Rule 72(t)

What is the 'Rule 72(t)'

Rule 72(t), issued by the Internal Revenue Service (IRS), permits penalty-free withdrawals from IRA accounts, provided the owner takes at least five substantially equal periodic payments (SEPPs), with the amount depending on the owner’s life expectancy as calculated through IRS-approved methods. This rule permits IRA owners to benefit from their retirement savings before retirement age, through early withdrawal, without the otherwise required 10% penalty. The withdrawals are still taxed at the owner’s normal income tax rate.

BREAKING DOWN 'Rule 72(t)'

Rule 72(t) actually refers to code 72(t), section two, which specifies exceptions to the early withdrawal tax allowing IRA owners to withdraw funds from their retirement account before age 59.5, as long as the SEPPs regulation is met. These payments must occur over the span of five years or until the owner reaches 59.5, whichever time period is longer.

Calculation for Payment Amounts

The amounts an IRA owner receives in the periodic payments enabled by rule 72(t) depend on life expectancy, which can be calculated through one of three IRS-approved methods: the amortization method; the minimum distribution, or life expectancy, method; or the annuitization method.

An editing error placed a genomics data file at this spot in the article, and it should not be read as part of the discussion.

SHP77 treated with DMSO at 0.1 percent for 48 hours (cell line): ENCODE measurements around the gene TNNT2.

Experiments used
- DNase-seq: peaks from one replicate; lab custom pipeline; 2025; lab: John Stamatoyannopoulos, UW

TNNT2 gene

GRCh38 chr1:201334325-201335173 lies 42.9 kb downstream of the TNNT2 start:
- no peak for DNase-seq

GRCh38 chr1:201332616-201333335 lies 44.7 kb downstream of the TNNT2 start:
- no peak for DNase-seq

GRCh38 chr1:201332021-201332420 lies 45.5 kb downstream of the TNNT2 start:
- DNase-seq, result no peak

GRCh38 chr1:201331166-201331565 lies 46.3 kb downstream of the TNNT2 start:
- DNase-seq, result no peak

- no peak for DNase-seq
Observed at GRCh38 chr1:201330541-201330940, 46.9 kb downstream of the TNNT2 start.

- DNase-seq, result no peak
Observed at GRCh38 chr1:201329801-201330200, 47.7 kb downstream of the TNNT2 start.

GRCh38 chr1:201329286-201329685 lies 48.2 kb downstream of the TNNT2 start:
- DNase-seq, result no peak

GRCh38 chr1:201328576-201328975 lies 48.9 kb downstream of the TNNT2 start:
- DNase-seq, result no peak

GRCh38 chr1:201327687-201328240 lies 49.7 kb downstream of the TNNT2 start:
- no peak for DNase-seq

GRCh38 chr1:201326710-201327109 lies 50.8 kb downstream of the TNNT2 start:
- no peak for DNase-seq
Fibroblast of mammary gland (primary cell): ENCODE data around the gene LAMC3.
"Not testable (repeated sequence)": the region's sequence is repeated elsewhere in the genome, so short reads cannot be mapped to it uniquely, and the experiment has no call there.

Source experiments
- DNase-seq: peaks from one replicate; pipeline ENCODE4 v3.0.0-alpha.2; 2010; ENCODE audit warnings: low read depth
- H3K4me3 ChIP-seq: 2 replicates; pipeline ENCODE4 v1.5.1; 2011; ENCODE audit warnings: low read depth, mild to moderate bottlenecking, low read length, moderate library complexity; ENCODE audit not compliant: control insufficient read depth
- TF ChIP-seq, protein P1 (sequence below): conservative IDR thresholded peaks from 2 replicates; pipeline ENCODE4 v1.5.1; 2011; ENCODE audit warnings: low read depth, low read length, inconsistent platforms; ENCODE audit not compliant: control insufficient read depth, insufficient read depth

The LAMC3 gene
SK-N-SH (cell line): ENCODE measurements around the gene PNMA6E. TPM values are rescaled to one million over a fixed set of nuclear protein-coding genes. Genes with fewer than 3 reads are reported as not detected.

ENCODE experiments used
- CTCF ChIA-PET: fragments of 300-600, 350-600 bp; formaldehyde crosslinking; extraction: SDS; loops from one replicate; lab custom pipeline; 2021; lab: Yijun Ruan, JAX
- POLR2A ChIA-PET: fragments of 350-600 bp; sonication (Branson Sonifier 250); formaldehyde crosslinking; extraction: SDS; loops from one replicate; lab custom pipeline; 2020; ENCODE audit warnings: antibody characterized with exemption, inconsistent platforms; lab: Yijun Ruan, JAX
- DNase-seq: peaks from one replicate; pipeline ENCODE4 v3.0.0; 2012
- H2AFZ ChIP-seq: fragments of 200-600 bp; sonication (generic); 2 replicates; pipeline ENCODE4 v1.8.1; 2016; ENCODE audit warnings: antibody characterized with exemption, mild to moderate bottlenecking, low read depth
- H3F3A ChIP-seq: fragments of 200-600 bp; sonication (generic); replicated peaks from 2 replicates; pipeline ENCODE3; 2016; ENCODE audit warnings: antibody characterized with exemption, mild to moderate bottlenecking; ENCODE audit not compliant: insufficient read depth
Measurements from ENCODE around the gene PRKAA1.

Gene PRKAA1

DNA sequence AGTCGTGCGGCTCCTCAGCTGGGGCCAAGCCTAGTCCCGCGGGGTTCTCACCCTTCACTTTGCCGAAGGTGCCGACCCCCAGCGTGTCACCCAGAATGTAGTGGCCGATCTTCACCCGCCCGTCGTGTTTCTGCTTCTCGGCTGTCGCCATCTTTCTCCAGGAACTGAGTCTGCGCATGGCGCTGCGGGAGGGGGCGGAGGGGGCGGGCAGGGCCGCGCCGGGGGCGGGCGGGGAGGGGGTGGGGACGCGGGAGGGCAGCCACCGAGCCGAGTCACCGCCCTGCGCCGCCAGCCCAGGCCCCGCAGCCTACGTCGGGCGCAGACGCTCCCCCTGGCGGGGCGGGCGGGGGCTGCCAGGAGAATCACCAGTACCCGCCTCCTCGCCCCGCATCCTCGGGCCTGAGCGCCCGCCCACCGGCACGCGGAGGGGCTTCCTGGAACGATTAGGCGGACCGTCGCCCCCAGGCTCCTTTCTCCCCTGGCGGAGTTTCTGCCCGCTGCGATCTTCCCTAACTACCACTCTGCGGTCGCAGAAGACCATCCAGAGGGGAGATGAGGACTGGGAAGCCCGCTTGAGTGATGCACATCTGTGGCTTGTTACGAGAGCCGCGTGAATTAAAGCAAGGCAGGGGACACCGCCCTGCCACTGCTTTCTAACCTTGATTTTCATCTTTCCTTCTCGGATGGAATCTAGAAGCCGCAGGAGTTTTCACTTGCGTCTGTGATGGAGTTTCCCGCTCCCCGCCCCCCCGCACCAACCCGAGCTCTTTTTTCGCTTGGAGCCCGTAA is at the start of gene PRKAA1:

The amortization method determines yearly payment amounts by amortizing the balance of an IRA owner’s account over single or joint life expectancy. This method develops the largest, and most reasonable, amount an individual can remove, with the amount being fixed annually.

The minimum distribution method takes a dividing factor from the IRS’ single or joint life expectancy table, using it to divide the retirement account’s balance. This method is nearly the opposite of the amortization method; annual early withdrawal payments are likely to vary from one year to the next, though not substantially. The key difference between this method and the amortization method is the resulting payments with the minimum distribution method, as the name implies, are the lowest possible amounts that can be withdrawn.

The final IRS-approved calculation is the annuitization method, which uses an annuity factor provided by the IRS to determine equivalent or nearly equivalent payments in accordance with the SEPPs regulation. This method offers IRA owners a fixed annual payout, with the amount typically falling somewhere between the highest and lowest amount the account owner can withdraw.


As an example, assume a 53-year-old woman who has an IRA earning 1.5% annually, with a balance of $250,000, wishes to withdraw money early under rule 72(t). Using the amortization method, the woman would receive approximately $10,042 in yearly payments. With the minimum distribution method, she would receive around $7,962 annually over a five-year period. Using the annuitization method, approximately $9,976 would be her annual payment amount.